Tennessee Court Grants Mother’s Request to Relocate with Child After Divorce
When a couple with children divorce, the court will either approve a parenting plan agreed to by the parties or order a plan that it determines serves the best interests of the children. Such a plan typically sets forth the custody arrangement, identifying whether the parties will have joint or sole decision making in regards to major decisions. The court may also order a certain amount of limited parenting time/visitation, depending on the circumstances. If you are contemplating divorce, it is important to understand your legal rights throughout each stage of the proceeding. An experienced family law attorney from the Nashville area would be able to guide you through the process with full knowledge of the local laws and procedures applicable to your case.
Since people’s lives are fluid and can change from one moment to the next, the parenting plan is subject to modification, but only under certain circumstances. Tennessee law governs such modifications of parenting time (i.e. custody/visitation), including one parent’s request to relocate with a child. In a recent case, the court reviewed a mother’s request to relocate with her new husband, taking the child with them. Her daughter was born in 2007, and the parents divorced in 2009. According to the parties’ agreement, the mother was the primary residential parent, but the parenting plan granted the parents equal parenting time (i.e. equal visitation). Both parties eventually remarried, and the father and stepfather of the child each served in the United States Army.
After the stepfather’s request for a military position in Alabama was approved, the mother provided the father with a notice of intent to relocate. The father opposed the motion and requested designation as the child’s primary residential parent. During a hearing on the issue, both sides presented witnesses who testified on their behalf, either arguing for or against the relocation of the child. The trial court ultimately granted the mother’s request under § 36-6-108 of the Tennessee Code. The court reasoned that the father failed to maintain “substantially equal intervals of time” with the child. Therefore, the court concluded that under the statute, the requested relocation was reasonable, would not harm the child, and was not sought for a vindictive purpose. The father appealed.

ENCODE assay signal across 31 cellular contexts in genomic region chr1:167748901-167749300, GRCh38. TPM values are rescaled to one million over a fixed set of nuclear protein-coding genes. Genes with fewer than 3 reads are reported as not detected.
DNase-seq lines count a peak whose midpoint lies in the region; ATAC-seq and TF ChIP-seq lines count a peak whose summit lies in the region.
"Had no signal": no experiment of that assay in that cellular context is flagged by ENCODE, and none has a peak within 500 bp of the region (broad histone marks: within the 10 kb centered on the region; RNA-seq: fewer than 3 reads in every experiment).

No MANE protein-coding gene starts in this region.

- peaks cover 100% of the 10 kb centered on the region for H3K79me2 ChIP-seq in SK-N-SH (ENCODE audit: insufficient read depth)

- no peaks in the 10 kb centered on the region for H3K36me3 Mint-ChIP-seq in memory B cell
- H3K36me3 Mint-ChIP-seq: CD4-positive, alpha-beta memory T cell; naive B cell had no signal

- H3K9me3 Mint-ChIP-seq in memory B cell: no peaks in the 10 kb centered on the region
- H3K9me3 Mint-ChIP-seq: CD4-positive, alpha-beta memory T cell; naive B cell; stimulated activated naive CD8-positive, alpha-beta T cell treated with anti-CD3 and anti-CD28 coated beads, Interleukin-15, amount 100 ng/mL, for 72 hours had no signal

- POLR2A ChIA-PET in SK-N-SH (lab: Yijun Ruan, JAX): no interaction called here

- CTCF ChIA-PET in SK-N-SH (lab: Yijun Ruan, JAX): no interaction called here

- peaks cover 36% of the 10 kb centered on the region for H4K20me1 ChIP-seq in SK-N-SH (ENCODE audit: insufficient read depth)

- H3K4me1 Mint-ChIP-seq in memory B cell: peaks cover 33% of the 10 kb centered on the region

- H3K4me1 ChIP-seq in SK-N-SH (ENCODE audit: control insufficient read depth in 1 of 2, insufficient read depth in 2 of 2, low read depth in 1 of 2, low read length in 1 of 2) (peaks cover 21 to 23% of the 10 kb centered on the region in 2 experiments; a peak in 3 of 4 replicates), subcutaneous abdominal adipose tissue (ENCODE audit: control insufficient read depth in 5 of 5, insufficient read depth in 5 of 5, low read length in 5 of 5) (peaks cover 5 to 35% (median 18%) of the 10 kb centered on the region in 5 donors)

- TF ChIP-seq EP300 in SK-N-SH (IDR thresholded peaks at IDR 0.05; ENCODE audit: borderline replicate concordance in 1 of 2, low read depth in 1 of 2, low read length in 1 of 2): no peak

The court of appeals reviewed the specific language of the relocation statute. Under the law, when a court determines whether to grant the relocation, there are a variety of factors to consider depending on the precise situation. When one parent objects to the relocation, the court is required to ascertain the amount of time each parent actually spends with the child. Here, the father did not provide evidence to counter the mother’s computation of his time actually spent with the child. The court’s responsibility is to determine whether the parent opposing the relocation has actually spent substantially equal intervals of time with the child or not. If the parent is not spending substantially equal intervals of time then the burden of proof required to be allowed to relocate with the child is a lower burden then if the parent is spending substantially equal intervals of time with the child or children.
Ultimately, the court is expected to make a decision based on the best interests of the child. The court of appeals found that the mother’s relocation had a reasonable purpose under the applicable statute. There was no evidence that the move would result in severe emotional detriment to the child. Furthermore, the mother presented evidence that the child easily adjusted to new surroundings. Lastly, the court found that the mother was as capable as the father of taking care of the child’s emotional and developmental needs.
The court granted the mother’s request to relocate. It is important to understand that the outcome of a child custody case is dependent on the law and how it applies to the particular facts and circumstances. Widrig Law PLLC is a family law firm serving clients in Nashville, Murfreesboro, Franklin, Mt Juliet, Smyrna, Lebanon, Fairview, Bellevue, Gallatin, Springfield, and Clarksville. If you have questions about child custody , parental relocation, or any other related matters, just call us at 615-417-7800 to schedule your consultation.Related Blog Posts